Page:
Merry making, family gatherings, rekindling friendships that withstood time; everyone and everything seems to be festive. ‘Tis the season to be jolly as they say, but what if the year has been rough and the holidays won’t be the same without your loved one’s laugh, smile, and complete presence in this joyous season? Below are some tips to help you cope with the Holidays:
1) Plan Ahead
The holidays may bring a variety of emotions and feelings and at times our emotions may catch us off guard. Be kind to yourself and allow yourself to grieve. Plan ahead for holiday events/activities:
- Which events will I participate in?
- What holiday traditions will I continue?
- What holiday traditions will I change? (who will host the meal, who will bake the famous dessert, who will sit at the head of the table, etc.)
- It is okay to change traditions or pass a tradition to another family member or to the next generation. Think these things through ahead of time and talk to a trusted friend or family member about them. It takes energy, effort, support and a desire to start a new normal but that is exactly what is needed. You don’t have to change everything, just some things. Let your imagination be your friend as your traditions become your own.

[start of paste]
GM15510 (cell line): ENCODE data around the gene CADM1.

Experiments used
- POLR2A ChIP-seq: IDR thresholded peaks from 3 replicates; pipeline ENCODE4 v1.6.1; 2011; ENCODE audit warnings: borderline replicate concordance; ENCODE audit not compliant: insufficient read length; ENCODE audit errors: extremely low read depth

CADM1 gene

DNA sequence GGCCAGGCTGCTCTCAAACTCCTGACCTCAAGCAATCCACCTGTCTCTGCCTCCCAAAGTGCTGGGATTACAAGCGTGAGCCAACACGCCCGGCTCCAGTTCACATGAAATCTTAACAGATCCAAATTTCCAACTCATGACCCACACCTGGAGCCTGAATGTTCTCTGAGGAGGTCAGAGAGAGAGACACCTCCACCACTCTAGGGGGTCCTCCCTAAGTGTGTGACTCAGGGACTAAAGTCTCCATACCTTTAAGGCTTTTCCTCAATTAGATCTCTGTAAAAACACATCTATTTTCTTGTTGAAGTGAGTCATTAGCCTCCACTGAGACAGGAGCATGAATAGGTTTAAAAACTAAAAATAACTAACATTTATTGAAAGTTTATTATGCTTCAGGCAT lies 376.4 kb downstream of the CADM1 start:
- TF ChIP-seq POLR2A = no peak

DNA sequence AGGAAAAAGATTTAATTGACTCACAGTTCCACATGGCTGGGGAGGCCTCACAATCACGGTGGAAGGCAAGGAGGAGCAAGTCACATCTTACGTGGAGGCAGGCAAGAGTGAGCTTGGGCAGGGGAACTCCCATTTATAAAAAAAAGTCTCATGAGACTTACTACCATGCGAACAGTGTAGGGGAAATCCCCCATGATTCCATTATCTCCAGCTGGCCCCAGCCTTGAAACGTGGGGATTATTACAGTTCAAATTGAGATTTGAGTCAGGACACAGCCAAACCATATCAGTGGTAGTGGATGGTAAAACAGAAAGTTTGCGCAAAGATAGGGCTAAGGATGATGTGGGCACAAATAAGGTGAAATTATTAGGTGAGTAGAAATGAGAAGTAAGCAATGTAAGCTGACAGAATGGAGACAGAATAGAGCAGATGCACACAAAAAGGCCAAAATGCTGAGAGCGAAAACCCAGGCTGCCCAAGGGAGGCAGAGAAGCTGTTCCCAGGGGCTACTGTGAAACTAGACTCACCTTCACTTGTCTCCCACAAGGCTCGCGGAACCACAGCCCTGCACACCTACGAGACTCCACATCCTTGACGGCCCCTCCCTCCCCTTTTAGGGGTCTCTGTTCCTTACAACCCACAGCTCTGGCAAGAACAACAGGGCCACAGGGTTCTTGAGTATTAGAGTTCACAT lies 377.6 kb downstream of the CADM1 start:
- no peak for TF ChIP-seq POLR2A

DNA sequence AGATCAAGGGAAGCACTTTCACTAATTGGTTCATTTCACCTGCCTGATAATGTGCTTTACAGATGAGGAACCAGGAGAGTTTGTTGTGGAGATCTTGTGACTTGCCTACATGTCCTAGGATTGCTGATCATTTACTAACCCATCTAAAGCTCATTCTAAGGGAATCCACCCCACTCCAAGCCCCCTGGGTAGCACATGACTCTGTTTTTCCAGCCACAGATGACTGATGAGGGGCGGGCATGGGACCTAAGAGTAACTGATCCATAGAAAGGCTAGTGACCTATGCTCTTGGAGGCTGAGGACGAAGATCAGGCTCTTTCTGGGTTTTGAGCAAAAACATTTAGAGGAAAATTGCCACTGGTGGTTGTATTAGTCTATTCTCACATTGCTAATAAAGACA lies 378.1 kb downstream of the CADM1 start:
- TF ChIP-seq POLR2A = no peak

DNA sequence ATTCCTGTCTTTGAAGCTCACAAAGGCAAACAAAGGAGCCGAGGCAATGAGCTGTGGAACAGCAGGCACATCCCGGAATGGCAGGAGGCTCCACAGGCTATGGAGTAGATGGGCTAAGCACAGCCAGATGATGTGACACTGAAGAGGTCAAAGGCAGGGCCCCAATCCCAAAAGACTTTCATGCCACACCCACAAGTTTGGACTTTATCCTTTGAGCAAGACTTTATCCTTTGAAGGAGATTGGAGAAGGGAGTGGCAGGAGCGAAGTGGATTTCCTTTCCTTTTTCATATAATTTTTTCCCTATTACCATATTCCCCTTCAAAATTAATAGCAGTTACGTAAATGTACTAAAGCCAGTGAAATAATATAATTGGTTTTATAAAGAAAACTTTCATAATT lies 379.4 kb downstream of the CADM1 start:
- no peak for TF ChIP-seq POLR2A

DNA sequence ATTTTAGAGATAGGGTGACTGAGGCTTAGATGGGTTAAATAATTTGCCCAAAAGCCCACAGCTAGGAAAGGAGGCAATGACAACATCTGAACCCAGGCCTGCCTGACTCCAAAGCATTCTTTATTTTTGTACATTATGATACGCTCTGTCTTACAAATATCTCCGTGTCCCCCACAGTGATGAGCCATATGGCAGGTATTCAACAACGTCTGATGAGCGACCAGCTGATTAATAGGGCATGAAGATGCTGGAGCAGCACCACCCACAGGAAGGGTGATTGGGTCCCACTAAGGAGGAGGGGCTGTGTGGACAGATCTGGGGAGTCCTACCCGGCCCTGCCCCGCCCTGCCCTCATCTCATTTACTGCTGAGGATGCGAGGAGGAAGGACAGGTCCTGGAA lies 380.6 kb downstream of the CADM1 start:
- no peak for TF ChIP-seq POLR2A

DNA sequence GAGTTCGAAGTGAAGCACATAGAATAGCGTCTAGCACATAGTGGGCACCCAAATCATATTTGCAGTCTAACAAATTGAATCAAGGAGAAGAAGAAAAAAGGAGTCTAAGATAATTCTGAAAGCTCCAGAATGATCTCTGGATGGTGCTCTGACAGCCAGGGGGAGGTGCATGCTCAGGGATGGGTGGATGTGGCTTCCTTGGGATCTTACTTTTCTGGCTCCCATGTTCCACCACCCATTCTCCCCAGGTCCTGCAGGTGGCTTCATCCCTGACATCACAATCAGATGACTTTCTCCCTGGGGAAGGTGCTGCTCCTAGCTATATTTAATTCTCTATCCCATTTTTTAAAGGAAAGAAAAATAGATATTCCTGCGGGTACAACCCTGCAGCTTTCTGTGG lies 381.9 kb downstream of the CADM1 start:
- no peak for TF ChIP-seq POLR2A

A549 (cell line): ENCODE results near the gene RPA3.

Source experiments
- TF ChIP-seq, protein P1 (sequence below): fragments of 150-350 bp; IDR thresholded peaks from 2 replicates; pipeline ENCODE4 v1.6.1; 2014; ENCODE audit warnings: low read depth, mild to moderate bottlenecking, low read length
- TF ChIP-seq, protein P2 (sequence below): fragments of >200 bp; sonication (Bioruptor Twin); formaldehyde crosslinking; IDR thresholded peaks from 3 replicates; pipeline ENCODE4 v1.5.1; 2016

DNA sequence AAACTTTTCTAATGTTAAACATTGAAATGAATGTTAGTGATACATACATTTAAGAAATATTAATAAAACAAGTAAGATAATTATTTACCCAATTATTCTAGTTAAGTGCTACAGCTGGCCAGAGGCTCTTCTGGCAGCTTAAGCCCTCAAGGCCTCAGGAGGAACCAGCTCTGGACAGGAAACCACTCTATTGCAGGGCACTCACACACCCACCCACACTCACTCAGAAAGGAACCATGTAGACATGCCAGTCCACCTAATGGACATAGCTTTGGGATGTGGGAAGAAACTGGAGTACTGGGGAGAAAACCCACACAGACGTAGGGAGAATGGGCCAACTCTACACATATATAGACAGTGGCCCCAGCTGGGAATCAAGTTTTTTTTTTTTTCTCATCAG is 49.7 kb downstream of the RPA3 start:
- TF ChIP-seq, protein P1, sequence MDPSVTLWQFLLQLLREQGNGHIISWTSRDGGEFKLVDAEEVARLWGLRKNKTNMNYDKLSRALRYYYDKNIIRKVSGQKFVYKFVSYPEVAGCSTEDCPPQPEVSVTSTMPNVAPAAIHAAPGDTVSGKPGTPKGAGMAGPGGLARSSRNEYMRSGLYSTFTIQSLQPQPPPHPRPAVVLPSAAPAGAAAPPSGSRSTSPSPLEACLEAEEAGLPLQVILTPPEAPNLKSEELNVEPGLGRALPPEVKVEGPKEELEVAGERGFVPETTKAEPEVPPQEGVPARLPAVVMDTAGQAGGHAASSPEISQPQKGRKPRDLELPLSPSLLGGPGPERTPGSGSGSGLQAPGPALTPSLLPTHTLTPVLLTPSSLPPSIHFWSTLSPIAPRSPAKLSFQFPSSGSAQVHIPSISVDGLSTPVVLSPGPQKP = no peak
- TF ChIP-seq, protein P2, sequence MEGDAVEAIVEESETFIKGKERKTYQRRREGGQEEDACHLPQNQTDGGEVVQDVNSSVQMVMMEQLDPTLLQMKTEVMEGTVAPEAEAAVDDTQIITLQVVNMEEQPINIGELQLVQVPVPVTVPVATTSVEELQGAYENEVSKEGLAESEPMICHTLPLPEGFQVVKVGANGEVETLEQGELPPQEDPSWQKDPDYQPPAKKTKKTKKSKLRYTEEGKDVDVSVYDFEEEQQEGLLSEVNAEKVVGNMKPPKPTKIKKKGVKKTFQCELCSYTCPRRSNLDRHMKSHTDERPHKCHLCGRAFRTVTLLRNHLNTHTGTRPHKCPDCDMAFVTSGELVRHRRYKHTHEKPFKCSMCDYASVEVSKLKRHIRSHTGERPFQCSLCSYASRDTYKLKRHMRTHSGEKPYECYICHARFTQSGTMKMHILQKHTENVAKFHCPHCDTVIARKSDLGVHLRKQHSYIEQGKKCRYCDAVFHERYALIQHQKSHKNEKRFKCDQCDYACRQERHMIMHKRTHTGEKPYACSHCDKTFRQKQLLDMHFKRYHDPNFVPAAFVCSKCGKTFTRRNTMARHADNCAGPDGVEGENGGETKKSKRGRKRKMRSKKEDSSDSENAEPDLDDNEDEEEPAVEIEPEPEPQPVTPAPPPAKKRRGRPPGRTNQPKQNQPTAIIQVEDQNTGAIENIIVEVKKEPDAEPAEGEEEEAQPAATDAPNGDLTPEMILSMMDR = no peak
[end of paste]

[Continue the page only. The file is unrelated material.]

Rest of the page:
2) Commemorate Your Loved One
Do something special to remember your loved one at holiday/family gatherings
- Light a candle
- Give a toast
- Have each person share a memory of your loved one
- Place a photo album on the coffee table
- Arrange a corner/area of a room with pictures and special items that belonged to your loved one
- Plant a tree
- Buy a gift and share it with the needy in memory of your loved one
3) Take Care of Yourself
- Allow yourself to feel emotion (It is OK to cry and it is OK to laugh)
- Be a part of the holiday season with family and friends but take time for yourself; do something relaxing (bubble bath, movie, read a book, go shopping, etc.)
- Do something for someone else (volunteer at food pantry or homeless shelter)
4) Seek Support When Needed
- Talk about your loved one and your feelings with a trusted friend, family member, or clergy
- Seek professional help if needed (call your doctor, seek bereavement counseling)
- Call a Hospice Bereavement Coordinator if you need someone to talk with or need assistance finding a support group or other community referral
Do your best to have the happiest holidays that you can. With practice, it will get better. Your loved one doesn’t want you to be unhappy forever. Go ahead, “Miss them but let them go”. You had them for a lifetime, enjoy the memories they gave to you.